On the streets, it’s getting a bad reputation for causing death among those who imagine it’s just like popping a morphine pill or some other opioid. Drug users are not wary to begin with, and they are dying in their dozens as a result of not understanding how strong U-47700 is.

Seeking the relaxation and artificial happiness drugs like these can provide, people at varying stages of life, young and middle-aged, are losing their lives or suffering serious rectal bleeding after taking U-47700.

Not Classified by the DEA

The Drug Enforcement Agency classifies or “schedules” drugs according to how dangerous they are, but U-47700 has not yet been scheduled. Following news reports of the devastation “pinky” causes, the DEA is likely to schedule it a “class 1 illegal drug” and make it illegal to purchase this substance online as well.

A Class 1 illegal drug is one which the DEA deems of no medical value and highly likely to cause addiction. These drugs include LSD, Peyote, and Heroin. U-47700 will probably join them very soon, but they might be hoping that news reports will act as a deterrent in the meantime. Right now, there is nothing the organization can legally do to prevent its sale and use online or otherwise.

u-47700Where Can U-47700 Be Used?

As with carfentanil, a drug 100 times more potent than fentanyl, itself already deadly, U-47700 should be reserved for treating animals. This is suggested in online listings which say “not for human consumption” while continuing to sell the drug in this manner which is so much harder to regulate than over-the-counter sales at a brick-and-mortar pharmacy.

Image: Wall Street Journal

Painkiller Danger

Opioids are proving to be killers all over the United States in their various forms, synthetic and natural. Even codeine can kill someone if taken in large enough doses with other drugs or alcohol.

Narcotics get into homes where other drugs are never found; not cocaine, meth, or even marijuana. They are introduced in legitimate ways but lead to psychological and physical dependence in those with severe pain even if that pain is naturally subsiding.

They are more dangerous than outright illegal drugs like meth because, although many individuals successfully resist the temptation to take meth, they might be in too much pain not to take narcotics in prescription form at some point in their lives.

U-47700 raises the stakes, however, providing yet one more drug for the authorities, doctors, pharmacists, and consumers to be wary, even fearful of.


Historically, heroin wasn’t meant to be so destructive. People in poor health were supposed to be able to take an opiate and feel better, but it turned out to be highly addictive. There are millions of addicts worldwide, most of them using impure forms of this opium derivative, all of them putting their lives at risk no matter what level of purity the drug boasts or how strong a person thinks he or she is.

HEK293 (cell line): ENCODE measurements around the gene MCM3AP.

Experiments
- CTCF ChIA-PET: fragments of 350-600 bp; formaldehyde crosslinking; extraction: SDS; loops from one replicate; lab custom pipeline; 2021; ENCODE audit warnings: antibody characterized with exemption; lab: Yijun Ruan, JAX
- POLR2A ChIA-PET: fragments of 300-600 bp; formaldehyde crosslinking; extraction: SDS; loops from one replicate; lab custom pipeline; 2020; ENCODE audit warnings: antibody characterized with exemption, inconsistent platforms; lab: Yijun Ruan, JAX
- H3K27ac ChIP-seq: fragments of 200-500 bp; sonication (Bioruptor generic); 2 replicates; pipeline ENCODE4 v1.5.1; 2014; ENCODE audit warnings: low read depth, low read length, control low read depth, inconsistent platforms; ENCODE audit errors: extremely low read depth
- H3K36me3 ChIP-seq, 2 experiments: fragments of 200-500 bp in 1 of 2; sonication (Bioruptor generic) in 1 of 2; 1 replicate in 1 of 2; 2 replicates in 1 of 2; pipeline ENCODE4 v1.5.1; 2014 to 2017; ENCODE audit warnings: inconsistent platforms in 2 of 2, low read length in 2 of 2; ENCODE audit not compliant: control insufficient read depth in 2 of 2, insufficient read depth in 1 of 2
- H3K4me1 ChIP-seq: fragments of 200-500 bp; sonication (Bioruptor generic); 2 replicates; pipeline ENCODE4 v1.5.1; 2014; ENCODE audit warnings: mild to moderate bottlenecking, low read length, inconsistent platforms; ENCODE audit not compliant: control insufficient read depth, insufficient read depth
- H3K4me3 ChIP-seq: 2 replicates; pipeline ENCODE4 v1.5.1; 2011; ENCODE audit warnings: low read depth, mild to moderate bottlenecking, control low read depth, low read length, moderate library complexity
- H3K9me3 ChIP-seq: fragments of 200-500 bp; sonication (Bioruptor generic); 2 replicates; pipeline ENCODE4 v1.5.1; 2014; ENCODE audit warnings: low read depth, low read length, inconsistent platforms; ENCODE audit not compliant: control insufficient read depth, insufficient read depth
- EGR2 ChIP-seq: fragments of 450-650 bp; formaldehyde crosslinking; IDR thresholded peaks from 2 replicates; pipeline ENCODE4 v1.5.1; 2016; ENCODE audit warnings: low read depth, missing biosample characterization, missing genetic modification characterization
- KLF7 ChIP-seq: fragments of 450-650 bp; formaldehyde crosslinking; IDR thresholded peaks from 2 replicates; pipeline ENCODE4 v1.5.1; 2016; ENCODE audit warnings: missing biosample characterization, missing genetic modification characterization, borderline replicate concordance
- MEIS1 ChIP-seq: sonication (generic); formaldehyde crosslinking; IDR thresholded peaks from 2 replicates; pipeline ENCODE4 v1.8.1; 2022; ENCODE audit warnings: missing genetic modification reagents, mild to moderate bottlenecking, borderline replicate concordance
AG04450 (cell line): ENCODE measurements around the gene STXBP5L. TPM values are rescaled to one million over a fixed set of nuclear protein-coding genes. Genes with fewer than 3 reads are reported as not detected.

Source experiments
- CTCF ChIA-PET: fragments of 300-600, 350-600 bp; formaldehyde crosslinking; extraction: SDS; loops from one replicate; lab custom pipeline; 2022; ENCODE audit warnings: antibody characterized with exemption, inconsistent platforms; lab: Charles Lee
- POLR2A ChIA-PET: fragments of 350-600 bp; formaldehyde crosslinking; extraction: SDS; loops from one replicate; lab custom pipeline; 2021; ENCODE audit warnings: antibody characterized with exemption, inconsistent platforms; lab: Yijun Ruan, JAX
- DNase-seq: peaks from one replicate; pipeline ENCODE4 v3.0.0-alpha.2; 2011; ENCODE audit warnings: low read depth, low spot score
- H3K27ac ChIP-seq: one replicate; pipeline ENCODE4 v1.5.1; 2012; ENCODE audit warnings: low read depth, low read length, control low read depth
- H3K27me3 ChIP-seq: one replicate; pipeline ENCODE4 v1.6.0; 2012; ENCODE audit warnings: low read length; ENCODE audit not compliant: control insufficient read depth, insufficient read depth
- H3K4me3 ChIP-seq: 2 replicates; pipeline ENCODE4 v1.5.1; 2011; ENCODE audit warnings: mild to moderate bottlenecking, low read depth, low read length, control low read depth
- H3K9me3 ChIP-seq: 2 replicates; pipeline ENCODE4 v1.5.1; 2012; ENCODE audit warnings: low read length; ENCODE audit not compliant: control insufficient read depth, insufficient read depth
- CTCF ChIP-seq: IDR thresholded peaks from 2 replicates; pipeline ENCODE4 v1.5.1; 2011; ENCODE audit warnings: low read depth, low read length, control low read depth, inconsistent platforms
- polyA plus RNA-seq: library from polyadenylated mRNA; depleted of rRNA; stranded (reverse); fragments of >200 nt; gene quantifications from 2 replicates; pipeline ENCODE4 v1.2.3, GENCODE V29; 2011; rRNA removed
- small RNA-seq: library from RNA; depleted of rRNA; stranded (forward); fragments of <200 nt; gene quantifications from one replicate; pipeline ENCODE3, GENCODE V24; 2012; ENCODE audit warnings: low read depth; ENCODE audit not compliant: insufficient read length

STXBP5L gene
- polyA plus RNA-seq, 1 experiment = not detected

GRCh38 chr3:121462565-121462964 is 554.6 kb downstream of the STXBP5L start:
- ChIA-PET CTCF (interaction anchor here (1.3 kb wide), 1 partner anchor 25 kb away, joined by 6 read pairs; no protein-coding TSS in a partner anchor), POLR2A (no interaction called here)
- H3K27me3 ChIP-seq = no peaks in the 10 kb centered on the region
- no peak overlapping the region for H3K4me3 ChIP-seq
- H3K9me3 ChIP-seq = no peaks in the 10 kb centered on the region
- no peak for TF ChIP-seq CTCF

Heroin for the Masses

For more than 100 years, pharmacists have been playing with opiates in order to develop drugs which doctors can prescribe for safe use to thousands of patients with serious pain issues who come through their doors every day. Most of these individuals will take their pain medication as prescribed and walk away, not addicted but relieved to be finished with their prescription and able to cope with the pain or happy that pain has subsided.

They are car-accident and sports-injury sufferers, people in post-surgical recovery, and so on. A large group of patients suffer from chronic pain for which there is no likelihood of a cure at this time. Every day they face pain and their only relief is in the form of an opiate.

But doctors are uncomfortable prescribing Oxycontin long-term. If they won’t give patients what they want, these individuals will go to the streets looking for a supply of something like what their body craves. They are introduced to street heroin. There is no easy answer to this problem. Doctors are right to limit the supply, but patients must have access to some form of support in order to successfully wean off of narcotics while pain persists.

Not everyone takes heroin because of physical pain. Many people turn to it out of curiosity to experience a “high,” but it’s not uncommon for someone in any walk of life to choose heroin as an escape from emotional problems.

syringe-and-needle-capHeroin Is Injected

Although taking drugs is never pretty, heroin is one of the ugliest drugs because users inject it directly into a vein. This is one of the major reasons why heroin addiction is so dangerous.